Saturday, May 23, 2015

CRIMSON MARY-KATE BONER





Where are you from
UK

Where do you reside?

Brighton, UK
What do you like most about where you live? I love the sea and the bright days. There are lots of arts and community things going on. It’s got beautiful architecture too.


Tell us about your childhood.

I was born in England.  When I was an infant my parents moved back to the very beautiful South Western Coast of Ireland and my brother was born there. We lived on a rugged peninsula surrounded by the Atlantic Ocean with the Gulf Stream which created a microclimate for beautiful, unusual plants. I loved it there and moved back to that house with my friends as a teenager. My father was a plasterer. We had little money but my mum was an artist and loved to take us to beautiful countryside and stately homes and galleries. My father was a troubled man who brought a great deal of chaos home. My parents were hippies and idealists, so we ate organic, listened to wonderful music, played instruments and enjoyed the countryside. Art and music are really highly valued by my whole family.


What is your educational background?

My family are auto-didactic and have been a major influence. I dropped out of school early. I returned in my late teens and was then absolutely hooked.
I love to study. If I had the money I would continue now. I have a degree in Art History of Africa and Asia and did Art Foundation Studies at Chelsea Art School and began my Fine Art degree at Central St Martins.
My grandfather was born in the 30’s into abject poverty, he lived through the second world war and had had only a few years of school education. He has taught himself all about history, Italian language and knows so much about Opera. He followed Mariah Callas around as a teenager and says he saw her over 40 times.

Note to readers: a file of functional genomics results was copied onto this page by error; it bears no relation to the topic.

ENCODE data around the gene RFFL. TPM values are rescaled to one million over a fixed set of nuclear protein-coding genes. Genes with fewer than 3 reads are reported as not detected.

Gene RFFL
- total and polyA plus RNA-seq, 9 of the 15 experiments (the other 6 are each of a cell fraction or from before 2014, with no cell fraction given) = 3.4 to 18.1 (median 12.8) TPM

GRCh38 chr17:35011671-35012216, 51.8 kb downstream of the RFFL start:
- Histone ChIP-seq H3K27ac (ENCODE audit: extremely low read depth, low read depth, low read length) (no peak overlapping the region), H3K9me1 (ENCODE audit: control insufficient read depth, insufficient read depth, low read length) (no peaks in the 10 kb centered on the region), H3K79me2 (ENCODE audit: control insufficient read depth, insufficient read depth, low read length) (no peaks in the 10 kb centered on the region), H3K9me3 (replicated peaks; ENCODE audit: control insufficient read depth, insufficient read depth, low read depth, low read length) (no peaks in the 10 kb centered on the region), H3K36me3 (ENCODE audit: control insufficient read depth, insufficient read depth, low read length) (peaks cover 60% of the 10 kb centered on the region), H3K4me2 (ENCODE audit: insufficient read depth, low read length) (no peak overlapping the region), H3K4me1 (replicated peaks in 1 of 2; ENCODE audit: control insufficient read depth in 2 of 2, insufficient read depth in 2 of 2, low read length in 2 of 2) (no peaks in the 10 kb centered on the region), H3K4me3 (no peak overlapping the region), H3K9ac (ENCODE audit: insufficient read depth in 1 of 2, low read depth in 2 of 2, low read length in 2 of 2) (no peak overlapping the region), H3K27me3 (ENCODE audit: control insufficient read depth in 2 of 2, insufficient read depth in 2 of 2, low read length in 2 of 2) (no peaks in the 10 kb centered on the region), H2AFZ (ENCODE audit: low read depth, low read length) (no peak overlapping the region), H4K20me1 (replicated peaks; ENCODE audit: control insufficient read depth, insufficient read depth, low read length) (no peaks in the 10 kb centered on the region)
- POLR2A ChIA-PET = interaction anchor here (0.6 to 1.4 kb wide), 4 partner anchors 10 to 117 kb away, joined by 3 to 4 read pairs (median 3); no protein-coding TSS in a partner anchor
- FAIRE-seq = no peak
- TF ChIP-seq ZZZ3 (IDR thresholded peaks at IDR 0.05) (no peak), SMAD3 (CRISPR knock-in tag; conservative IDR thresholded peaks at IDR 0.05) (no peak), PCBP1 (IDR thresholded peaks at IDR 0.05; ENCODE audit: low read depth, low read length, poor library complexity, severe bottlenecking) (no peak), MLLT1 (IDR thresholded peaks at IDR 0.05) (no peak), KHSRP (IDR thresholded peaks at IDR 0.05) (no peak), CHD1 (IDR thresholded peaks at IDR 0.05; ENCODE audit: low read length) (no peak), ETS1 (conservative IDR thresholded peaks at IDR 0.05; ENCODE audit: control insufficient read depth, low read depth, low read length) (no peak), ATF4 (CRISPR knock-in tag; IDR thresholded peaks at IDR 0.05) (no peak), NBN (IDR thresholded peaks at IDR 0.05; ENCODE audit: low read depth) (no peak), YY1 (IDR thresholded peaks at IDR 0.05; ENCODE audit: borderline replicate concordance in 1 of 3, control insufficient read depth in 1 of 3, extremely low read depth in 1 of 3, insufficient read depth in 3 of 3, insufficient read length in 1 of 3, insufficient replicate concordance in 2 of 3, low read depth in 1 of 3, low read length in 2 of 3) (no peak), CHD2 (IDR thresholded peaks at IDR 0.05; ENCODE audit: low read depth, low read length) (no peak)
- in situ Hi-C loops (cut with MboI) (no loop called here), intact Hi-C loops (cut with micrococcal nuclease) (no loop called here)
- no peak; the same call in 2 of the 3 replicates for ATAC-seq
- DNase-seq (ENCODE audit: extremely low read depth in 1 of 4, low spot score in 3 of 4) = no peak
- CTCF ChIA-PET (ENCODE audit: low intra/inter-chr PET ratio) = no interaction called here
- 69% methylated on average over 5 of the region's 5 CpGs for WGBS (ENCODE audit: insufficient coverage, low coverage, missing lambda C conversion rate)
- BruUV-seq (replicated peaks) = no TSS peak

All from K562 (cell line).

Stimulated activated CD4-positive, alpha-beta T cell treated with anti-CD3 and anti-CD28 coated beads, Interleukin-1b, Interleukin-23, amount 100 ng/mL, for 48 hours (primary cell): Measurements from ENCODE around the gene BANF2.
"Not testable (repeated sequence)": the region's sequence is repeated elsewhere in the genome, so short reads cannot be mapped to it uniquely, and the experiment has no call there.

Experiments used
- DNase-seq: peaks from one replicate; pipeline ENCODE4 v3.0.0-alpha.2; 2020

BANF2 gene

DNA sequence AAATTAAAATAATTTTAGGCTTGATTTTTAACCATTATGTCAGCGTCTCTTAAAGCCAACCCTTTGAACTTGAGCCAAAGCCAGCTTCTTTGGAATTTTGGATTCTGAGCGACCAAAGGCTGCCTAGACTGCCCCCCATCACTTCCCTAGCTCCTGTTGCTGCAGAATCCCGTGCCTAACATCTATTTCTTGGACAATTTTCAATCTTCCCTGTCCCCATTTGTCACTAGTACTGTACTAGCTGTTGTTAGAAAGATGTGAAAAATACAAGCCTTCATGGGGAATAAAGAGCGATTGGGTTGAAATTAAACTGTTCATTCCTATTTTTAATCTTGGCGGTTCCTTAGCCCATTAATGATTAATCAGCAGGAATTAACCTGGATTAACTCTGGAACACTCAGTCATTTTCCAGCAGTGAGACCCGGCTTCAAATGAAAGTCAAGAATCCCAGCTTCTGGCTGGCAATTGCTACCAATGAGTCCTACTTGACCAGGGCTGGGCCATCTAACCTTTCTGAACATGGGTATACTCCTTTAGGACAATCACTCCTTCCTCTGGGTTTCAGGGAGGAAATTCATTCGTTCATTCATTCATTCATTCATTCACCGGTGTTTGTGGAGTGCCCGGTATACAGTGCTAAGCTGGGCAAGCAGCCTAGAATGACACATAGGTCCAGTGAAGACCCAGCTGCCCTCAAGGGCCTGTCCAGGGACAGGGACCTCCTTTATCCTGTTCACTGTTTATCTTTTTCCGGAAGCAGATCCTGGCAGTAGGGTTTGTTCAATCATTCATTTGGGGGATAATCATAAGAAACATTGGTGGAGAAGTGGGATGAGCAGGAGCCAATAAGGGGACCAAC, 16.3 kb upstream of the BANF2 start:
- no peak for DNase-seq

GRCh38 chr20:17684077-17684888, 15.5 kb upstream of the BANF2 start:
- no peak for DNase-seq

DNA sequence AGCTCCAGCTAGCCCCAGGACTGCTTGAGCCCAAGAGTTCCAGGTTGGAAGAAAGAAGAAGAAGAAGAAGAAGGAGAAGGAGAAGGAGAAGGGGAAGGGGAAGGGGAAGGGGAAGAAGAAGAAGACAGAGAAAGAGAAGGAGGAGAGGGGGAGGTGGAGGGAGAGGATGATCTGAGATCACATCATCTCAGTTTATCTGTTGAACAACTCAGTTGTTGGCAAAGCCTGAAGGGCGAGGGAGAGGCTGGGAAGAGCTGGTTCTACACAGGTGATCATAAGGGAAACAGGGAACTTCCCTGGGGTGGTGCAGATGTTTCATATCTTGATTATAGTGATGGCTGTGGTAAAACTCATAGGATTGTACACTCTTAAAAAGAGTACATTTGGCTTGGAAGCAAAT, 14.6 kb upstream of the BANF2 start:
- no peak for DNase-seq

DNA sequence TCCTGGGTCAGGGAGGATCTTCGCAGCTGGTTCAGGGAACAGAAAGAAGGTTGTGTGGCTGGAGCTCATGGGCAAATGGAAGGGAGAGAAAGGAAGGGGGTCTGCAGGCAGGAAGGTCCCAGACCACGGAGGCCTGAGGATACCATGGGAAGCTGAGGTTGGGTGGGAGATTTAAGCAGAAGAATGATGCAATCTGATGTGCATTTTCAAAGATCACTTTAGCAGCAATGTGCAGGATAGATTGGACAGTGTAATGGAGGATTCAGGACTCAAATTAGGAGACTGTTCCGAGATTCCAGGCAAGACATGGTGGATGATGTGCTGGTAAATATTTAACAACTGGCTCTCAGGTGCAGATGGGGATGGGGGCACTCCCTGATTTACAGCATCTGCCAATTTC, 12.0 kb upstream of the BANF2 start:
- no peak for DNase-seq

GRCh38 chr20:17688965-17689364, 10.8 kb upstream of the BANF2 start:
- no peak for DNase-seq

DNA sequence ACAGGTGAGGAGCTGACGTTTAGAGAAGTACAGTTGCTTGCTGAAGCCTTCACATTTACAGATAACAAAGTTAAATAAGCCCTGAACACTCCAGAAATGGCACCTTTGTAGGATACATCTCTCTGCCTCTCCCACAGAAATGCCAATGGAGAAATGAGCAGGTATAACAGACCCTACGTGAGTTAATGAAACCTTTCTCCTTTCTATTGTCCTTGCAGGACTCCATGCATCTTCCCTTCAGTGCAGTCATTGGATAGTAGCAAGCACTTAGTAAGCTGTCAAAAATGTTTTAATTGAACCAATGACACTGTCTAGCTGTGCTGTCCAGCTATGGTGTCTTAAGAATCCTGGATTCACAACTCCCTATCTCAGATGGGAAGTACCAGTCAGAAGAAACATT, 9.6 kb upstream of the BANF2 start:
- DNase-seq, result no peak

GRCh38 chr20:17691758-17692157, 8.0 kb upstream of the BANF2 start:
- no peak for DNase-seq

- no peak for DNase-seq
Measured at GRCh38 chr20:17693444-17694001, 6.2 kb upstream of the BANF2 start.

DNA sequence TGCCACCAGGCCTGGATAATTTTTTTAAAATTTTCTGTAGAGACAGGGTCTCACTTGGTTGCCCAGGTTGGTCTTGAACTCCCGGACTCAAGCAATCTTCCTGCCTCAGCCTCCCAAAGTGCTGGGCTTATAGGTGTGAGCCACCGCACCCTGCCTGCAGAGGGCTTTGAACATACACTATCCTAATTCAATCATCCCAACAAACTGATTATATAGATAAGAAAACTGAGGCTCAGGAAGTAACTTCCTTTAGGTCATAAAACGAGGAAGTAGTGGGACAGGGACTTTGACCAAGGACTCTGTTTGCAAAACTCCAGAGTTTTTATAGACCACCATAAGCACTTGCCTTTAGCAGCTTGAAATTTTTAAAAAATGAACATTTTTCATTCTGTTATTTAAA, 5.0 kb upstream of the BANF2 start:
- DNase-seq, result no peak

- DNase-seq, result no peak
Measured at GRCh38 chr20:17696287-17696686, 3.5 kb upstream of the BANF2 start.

My Uncle is a classical composer, a free jazz composer and had commercial success with intelligent drum n bass in the 90’s as Spring Heel Jack.
My grandmother would drive the whole family to my uncle’s gigs and we would all go raving. We had a great deal of dysfunction in our family and no money to speak of but also a great deal of love for music and art.


When did you decide that you were an artist?

I was working for Tom Morris at Battersea Arts Centre, it was a good job, but he recognised that I lacked interest and used to ask me about what it was I really wanted to do. That got me thinking.
I started to attend life drawing classes and a part time foundation when I was 28. I hadn’t considered myself to have any ability before then. When I first painted in oils I realised that it was something that I could do forever, so fascinating so fulfilling and challenging.


Who has influenced you as an artist? 

My family have been a huge influence on me, they love theatre, film , art, music . From a very young age I have been exposed to the avant-garde by my family.  We have grown up with very little money in social housing but with a real passion for music and the arts.



Do you have a favorite artist ?

I love Marlene Dumas, Daniel Richter, Strinberg, Joni Mitchell, Odilon Redon, Vuillard, Rembrandt, Cornelia Parker, Peter Doig and Jan Svankmayer

What music do you listen to inspire you?

At the moment I am painting to two songs on a loop ’60 seconds’ by Spring Heel Jack (my uncles music) and ‘A limit to your Love’ the cover of Feist by James Blake




What is your favourite medium and why?

Oil Paint – strength of pigment, it’s vivacity – the stains washes and gloss. The fact that it can be moved about. The way it dries and yet still looks liquid.


When did you realize you couldn't live without art?

When I had my kids and was trying to just be the ever present mum and put their needs first and realised I was a bit of a glum mum because I was neglecting my own needs. When I paint regularly maybe once or twice a week, my mood is lifted enormously.



Do you have a studio? Where is it?

Yes, it is in what was once our bedroom. We moved into the kids’ room and now I have somewhere to work. I realised one day that it was easier for me to accept that I wasn’t making it out of the house.




What inspires your work? 

 Colour, emotional inquiry, and the tension between hiding and revealing things.


How often are you in the studio? 

About twice a week.


Can you tell us a little about your art making process?

I have favourite paints because of the way they stain the canvas. Indian yellow is a favourite, as is cadmium red, quinadrone red, pthalo blue and rose dore. I often use an image as a starting point, often a photo. Usually the image triggers an emotional response in me, like my Muffa series based in sketches of my mum and her life long struggle with asthma and sensitivity to mould. Or my wedding series based on photos taken when I attended a traditional Turkish wedding of a man I knew who had been having a relationship with a friend of mine and his arranged marriage to a 15 year old girl from the village. I am often making inquiries into mixed feelings that I have about things.